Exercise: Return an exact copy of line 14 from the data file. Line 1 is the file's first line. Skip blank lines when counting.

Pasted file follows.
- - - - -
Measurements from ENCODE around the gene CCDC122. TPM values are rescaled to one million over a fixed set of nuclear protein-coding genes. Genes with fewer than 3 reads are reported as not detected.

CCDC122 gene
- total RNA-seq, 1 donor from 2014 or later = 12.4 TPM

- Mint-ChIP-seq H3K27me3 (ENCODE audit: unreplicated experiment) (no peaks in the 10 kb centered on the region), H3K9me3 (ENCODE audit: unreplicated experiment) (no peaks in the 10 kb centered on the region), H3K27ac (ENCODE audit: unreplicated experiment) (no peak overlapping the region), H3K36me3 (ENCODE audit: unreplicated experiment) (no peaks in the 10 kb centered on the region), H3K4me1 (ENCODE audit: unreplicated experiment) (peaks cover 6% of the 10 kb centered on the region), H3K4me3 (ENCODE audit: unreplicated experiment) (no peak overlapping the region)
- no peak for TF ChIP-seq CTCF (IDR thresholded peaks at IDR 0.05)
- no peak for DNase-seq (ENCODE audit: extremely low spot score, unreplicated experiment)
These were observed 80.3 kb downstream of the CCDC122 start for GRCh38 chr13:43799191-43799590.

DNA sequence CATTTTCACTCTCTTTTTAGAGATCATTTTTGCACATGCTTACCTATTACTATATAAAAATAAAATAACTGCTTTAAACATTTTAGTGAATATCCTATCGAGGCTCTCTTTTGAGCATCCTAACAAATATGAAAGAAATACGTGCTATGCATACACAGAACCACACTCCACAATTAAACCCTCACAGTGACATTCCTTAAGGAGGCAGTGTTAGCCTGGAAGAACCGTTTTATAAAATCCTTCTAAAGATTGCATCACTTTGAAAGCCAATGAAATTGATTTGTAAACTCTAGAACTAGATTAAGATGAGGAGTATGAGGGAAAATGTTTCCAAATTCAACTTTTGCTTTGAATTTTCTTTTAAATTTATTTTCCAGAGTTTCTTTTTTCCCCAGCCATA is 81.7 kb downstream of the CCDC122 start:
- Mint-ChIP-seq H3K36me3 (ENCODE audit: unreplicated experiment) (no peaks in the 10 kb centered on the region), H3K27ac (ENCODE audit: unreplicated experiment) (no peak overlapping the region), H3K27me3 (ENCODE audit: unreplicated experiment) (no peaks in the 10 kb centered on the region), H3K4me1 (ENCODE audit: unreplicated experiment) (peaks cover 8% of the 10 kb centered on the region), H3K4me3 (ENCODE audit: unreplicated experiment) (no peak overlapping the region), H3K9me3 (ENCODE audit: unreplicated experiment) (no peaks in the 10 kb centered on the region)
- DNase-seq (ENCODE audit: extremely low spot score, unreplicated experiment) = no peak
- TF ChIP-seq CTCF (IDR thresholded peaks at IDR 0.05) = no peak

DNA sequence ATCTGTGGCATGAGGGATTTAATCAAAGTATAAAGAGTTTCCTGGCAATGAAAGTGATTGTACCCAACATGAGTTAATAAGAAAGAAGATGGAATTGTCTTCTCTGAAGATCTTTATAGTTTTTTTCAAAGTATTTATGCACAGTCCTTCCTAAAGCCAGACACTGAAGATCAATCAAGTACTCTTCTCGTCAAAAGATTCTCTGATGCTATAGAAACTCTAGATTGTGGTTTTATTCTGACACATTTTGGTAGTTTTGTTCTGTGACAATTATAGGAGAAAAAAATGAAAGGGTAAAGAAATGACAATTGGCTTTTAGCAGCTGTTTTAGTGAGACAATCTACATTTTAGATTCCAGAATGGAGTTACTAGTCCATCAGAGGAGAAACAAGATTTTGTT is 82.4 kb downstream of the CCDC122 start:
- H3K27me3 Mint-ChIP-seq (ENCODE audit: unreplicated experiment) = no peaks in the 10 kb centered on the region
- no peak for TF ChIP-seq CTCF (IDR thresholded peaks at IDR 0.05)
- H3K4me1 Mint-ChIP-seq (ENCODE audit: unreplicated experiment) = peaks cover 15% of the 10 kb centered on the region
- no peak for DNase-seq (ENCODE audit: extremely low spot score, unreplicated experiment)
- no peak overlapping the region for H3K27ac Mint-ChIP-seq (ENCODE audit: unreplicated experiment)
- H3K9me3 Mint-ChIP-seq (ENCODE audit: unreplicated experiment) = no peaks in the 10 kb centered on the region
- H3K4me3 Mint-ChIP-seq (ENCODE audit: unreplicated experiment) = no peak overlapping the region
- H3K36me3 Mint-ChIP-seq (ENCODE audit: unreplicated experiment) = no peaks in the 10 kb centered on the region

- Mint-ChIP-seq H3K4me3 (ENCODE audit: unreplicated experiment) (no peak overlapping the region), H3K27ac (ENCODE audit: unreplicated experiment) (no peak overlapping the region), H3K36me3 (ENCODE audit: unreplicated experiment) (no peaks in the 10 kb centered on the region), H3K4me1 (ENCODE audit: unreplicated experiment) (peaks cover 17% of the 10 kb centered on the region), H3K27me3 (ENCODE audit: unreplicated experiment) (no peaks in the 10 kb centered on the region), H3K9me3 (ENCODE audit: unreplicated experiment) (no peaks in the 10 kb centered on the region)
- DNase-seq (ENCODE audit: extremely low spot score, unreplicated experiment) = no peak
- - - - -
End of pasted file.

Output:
- no peak for TF ChIP-seq CTCF (IDR thresholded peaks at IDR 0.05)